Descriptor(s): aquatic animals aquatic animals Subject Category: Organism Groups see more details, aquatic organisms aquatic organisms Subject Category: Organism Groups see more details, feeding feeding Subject Category: Techniques, Methodologies and EquipmentCited by: This is a list of the mammal species recorded in are approximately mammal species native to large territorial size and variety of ecosystems, ranging from oceanic coasts, to mountains to plains to urban housing, mean that Canada can harbour a great variety of species, including nearly half of the known most well represented order is that of the rodents.

Arctic seals range in size depending on their species. The smallest of them all are ringed seals which are 4 to 4 1/2 feet long, on average, and weigh between and pounds. By contrast, hooded seals are the largest found in the Arctic region, measuring between roughly 8 and 10 feet long and weighing in at up to pounds.

Archaeological evidence indicates that seals have been used by the indigenous peoples of eastern Canada for at least years.

A number of species are still hunted, including ringed seals (Phoca hispida), bearded seals (Erignathus barbatus) and walrus (Odobenus rosmarus) in coastal regions of the Canadian Arctic. Harp seals are a conservation icon that we often see in the media.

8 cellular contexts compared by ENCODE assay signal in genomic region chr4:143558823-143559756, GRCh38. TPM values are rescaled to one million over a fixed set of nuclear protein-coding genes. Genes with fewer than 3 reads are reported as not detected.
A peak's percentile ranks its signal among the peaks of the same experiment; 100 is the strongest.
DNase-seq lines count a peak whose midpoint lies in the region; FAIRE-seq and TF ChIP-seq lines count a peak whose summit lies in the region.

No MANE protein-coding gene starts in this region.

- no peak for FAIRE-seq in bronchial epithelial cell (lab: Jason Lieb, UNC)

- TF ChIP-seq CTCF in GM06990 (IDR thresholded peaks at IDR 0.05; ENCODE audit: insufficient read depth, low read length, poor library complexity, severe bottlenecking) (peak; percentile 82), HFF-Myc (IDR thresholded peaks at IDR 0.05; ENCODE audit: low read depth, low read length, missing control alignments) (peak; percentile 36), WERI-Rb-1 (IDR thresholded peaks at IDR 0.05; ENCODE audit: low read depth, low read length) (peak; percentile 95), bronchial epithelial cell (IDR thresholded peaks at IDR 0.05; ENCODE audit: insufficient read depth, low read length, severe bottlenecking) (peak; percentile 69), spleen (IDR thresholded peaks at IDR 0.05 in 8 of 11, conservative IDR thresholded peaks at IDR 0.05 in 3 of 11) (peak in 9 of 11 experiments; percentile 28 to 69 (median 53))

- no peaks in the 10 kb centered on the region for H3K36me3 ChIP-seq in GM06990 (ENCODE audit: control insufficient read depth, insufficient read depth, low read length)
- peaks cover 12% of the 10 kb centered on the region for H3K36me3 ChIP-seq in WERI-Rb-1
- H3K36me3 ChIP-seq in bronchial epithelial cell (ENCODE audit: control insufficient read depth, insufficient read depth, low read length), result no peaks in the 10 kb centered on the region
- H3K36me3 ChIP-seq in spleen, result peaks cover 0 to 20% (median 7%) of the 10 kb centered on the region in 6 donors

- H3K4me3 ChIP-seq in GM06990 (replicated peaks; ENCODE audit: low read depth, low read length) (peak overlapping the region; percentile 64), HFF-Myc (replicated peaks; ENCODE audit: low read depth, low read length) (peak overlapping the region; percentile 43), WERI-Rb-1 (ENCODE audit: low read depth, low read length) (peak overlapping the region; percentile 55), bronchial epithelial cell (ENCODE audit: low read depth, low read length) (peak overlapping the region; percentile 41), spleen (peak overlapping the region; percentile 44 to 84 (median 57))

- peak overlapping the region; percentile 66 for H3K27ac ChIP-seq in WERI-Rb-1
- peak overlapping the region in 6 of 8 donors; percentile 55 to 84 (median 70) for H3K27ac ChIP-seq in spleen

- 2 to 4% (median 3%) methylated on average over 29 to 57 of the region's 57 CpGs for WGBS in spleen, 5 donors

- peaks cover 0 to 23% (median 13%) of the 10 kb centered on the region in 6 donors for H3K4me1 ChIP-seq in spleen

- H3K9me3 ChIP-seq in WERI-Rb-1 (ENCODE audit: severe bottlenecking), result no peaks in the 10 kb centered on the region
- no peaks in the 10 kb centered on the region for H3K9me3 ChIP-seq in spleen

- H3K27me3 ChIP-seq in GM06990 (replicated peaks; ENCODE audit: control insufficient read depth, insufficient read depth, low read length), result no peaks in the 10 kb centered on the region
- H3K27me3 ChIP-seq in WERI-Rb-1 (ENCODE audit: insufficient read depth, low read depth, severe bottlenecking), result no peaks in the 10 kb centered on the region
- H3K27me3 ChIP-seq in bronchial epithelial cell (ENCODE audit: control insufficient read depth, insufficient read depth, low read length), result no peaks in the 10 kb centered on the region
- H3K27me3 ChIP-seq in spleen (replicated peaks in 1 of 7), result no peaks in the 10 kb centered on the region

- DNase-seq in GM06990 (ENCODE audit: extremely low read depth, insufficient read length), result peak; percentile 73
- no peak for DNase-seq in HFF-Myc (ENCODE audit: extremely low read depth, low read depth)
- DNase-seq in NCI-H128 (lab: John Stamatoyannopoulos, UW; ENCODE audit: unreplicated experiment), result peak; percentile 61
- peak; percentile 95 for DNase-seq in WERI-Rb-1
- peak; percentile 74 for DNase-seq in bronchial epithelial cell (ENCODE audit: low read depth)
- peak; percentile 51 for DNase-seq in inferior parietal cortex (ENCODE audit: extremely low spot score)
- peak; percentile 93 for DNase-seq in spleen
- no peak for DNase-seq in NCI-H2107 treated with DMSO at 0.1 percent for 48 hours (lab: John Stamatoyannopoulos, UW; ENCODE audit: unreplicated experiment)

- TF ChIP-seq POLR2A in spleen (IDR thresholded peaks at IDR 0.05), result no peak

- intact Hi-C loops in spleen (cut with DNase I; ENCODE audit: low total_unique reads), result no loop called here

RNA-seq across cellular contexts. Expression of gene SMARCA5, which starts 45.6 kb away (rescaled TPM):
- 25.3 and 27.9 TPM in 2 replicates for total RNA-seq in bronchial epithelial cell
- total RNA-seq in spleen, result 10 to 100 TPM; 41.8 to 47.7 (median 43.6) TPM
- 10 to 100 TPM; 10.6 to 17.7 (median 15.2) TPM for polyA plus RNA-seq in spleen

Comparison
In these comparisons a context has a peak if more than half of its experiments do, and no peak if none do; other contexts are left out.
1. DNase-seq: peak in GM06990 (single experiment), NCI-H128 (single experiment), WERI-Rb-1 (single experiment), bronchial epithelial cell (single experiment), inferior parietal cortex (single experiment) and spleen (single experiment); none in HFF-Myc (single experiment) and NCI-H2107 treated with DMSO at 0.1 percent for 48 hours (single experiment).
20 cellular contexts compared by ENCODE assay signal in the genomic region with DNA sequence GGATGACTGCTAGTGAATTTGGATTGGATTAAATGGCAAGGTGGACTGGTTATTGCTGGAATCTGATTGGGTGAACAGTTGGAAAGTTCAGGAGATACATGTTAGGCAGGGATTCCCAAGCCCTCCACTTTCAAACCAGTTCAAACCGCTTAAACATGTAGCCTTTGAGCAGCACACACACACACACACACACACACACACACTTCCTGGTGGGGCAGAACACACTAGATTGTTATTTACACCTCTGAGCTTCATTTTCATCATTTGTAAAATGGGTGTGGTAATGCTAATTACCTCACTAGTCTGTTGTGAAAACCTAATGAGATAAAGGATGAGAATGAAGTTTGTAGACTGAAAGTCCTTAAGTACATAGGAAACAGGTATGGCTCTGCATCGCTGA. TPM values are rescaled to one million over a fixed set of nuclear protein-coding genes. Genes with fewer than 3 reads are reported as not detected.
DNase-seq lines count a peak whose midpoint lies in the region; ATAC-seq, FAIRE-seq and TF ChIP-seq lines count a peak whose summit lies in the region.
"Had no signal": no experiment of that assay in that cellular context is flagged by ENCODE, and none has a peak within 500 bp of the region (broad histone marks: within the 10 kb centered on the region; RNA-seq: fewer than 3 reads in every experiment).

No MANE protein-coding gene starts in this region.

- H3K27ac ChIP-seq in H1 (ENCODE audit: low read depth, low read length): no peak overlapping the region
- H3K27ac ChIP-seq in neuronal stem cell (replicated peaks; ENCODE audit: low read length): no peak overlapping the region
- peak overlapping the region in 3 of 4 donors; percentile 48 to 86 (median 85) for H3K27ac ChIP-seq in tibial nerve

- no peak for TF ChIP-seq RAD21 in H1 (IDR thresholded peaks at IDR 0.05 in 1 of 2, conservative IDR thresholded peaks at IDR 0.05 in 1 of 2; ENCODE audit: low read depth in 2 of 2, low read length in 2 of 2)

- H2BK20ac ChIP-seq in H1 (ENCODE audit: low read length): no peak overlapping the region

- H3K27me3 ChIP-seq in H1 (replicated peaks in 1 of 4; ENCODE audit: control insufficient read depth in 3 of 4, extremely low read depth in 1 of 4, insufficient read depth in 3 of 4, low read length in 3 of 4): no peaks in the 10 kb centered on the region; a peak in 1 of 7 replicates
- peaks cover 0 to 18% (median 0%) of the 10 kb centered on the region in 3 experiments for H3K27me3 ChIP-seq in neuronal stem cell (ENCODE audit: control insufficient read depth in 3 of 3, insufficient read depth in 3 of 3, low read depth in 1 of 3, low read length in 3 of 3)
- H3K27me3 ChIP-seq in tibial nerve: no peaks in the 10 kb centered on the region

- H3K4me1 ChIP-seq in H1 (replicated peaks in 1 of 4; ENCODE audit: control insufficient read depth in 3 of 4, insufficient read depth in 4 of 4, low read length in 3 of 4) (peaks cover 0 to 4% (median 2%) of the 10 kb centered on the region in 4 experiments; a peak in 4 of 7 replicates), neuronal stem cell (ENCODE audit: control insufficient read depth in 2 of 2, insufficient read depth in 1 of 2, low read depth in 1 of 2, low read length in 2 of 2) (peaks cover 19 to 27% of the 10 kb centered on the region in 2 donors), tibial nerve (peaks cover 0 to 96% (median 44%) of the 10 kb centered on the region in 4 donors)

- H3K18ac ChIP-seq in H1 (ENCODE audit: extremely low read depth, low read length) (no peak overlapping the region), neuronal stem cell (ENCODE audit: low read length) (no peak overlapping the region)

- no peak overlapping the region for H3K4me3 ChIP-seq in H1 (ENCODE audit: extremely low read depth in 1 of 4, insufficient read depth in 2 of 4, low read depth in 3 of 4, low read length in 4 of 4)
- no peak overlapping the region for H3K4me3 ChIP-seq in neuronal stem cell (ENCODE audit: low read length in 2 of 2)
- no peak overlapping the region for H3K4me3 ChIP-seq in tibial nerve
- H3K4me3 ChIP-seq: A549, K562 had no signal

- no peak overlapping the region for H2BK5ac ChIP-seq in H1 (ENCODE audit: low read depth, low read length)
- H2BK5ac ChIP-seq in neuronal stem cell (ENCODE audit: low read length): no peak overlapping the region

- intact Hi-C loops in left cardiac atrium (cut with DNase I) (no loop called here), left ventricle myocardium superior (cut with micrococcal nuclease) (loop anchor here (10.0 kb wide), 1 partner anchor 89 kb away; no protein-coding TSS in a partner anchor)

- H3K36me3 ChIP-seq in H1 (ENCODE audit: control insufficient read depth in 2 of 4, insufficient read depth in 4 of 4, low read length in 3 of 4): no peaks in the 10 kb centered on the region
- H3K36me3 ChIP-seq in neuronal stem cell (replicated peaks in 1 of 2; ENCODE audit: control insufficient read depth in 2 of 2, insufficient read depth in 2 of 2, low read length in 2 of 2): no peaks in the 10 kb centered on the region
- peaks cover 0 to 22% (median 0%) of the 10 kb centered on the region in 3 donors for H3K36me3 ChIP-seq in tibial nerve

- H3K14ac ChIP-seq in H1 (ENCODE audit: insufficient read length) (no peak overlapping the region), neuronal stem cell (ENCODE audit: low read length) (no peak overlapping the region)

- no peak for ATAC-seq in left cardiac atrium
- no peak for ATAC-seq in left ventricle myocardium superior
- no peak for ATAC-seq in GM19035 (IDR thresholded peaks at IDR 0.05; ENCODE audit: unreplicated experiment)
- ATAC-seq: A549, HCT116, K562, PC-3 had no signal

Images of fuzzy white harp seal pups are often used in campaigns to save seals (from hunting) and the ocean in general. These are cold-weather seals who live in the Arctic and North Atlantic oceans.

Although they are white when born, adults have a distinctive silvery gray with a. Harps seals come from afar to molt, pup and breed Each year, for approximately 3 weeks in late February and early March, over a hundred thousand harp seals make their way from as far as Greenland, Baffin Island and other parts of the arctic and subarctic to congregate on the ice near the Îles-de-la-Madeleine to molt, pup and breed before migrating back north to summer feeding grounds.

The Arctic Circle runs across the top of the continent, most of the archipelago lies above it. The Arctic North of Canada is a huge place and those islands add up to a vast area, three of these islands, Baffin, Victoria and Ellesmere are respectively the 5th, 8th and 10th largest islands in the world.

The harbor (or harbour) seal (Phoca vitulina), also known as the common seal, is a true seal found along temperate and Arctic marine coastlines of the Northern most widely distributed species of pinniped (walruses, eared seals, and true seals), they are found in coastal waters of the northern Atlantic, Pacific Oceans, Baltic and North Seas.

5. Ringed seal. The ringed seal lives in both the Arctic and sub-Arctic regions, and it sighted in the Hudson Bay and the Baltic and Bering Seas. It is the smallest of the Arctic seals, and it has a small head, a plump body, and a short cat-like snout.

The animal's coat appears dark with silver rings on the sides and back, and a silver belly. Blubber is a thick layer of fat, also called adipose tissue, directly under the skin of all marine mammals. Blubber covers the entire body of animals such as seals, whales, and walruses—except for their fins, flippers, and flukes.